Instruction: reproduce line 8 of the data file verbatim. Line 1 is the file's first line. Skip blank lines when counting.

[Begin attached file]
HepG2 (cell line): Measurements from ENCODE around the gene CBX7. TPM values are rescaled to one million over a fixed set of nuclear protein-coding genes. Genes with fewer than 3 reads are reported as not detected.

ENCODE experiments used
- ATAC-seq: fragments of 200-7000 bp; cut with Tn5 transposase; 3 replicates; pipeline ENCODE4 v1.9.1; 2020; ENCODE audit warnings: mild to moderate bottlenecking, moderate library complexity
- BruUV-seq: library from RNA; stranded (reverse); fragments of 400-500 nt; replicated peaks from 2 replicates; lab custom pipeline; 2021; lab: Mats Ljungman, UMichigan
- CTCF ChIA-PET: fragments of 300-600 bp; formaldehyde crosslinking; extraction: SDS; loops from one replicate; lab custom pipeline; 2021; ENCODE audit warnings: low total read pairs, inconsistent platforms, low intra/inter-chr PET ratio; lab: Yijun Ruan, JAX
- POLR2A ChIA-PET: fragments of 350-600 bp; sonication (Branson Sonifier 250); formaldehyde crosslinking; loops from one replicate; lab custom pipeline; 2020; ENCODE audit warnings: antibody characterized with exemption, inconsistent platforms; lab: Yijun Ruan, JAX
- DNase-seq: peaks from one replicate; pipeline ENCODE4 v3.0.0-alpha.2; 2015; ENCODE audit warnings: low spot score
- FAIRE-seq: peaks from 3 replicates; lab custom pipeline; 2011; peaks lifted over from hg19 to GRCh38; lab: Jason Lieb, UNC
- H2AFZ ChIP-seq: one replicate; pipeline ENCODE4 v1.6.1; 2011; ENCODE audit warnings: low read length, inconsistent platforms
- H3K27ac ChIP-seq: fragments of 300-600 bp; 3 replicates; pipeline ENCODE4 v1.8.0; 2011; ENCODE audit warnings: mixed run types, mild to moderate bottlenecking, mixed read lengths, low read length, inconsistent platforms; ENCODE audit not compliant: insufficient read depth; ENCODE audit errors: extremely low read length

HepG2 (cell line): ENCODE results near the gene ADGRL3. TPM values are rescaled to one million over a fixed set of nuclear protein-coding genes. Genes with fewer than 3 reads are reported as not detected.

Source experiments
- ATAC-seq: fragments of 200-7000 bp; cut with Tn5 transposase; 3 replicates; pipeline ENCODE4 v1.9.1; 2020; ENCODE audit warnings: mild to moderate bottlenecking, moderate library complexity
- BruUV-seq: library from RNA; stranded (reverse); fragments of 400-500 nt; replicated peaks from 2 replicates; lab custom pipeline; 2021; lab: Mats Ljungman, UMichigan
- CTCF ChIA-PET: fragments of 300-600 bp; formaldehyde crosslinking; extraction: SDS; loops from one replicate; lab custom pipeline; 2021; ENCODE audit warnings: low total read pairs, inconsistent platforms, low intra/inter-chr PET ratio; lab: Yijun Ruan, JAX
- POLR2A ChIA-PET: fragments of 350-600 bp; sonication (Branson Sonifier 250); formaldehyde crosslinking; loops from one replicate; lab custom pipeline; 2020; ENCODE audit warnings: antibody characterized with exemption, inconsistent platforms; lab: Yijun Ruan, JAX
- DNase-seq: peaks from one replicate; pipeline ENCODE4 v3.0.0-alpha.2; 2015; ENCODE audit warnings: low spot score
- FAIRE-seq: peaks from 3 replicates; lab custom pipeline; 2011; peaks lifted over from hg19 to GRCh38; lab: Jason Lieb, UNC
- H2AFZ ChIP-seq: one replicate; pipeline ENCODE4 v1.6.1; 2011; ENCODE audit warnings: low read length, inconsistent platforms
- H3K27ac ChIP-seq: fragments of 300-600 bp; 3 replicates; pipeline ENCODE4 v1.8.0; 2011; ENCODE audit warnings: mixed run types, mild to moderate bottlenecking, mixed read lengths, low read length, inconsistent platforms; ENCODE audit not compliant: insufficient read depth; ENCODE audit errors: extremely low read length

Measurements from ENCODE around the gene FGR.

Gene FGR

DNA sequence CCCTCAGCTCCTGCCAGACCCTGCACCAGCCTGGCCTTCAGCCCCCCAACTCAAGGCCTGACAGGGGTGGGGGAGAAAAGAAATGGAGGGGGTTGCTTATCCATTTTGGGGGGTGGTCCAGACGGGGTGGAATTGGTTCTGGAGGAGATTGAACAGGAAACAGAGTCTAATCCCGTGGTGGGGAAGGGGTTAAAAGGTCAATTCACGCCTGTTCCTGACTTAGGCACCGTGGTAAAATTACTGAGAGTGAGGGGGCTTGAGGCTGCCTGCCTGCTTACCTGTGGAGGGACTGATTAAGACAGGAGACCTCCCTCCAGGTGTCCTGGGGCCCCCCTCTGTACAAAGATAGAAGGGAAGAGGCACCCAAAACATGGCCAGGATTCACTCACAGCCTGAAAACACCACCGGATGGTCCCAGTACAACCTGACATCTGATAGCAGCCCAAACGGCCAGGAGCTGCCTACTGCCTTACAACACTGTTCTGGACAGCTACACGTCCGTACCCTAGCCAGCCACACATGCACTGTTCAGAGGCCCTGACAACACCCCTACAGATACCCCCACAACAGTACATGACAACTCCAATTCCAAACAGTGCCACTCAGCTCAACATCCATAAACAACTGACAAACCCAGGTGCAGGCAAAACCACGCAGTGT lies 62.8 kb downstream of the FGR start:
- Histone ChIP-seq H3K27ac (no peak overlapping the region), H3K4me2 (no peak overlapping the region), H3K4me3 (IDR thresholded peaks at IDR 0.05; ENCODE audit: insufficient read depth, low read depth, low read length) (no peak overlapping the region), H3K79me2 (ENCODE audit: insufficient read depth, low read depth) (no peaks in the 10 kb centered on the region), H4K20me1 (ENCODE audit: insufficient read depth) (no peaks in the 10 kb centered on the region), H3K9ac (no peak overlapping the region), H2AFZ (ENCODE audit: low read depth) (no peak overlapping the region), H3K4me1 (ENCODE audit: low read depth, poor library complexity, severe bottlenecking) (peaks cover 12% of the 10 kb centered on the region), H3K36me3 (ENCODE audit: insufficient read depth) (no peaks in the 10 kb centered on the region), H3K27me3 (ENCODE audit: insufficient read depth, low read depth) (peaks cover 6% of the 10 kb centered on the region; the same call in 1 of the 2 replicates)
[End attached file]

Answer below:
- FAIRE-seq: peaks from 3 replicates; lab custom pipeline; 2011; peaks lifted over from hg19 to GRCh38; lab: Jason Lieb, UNC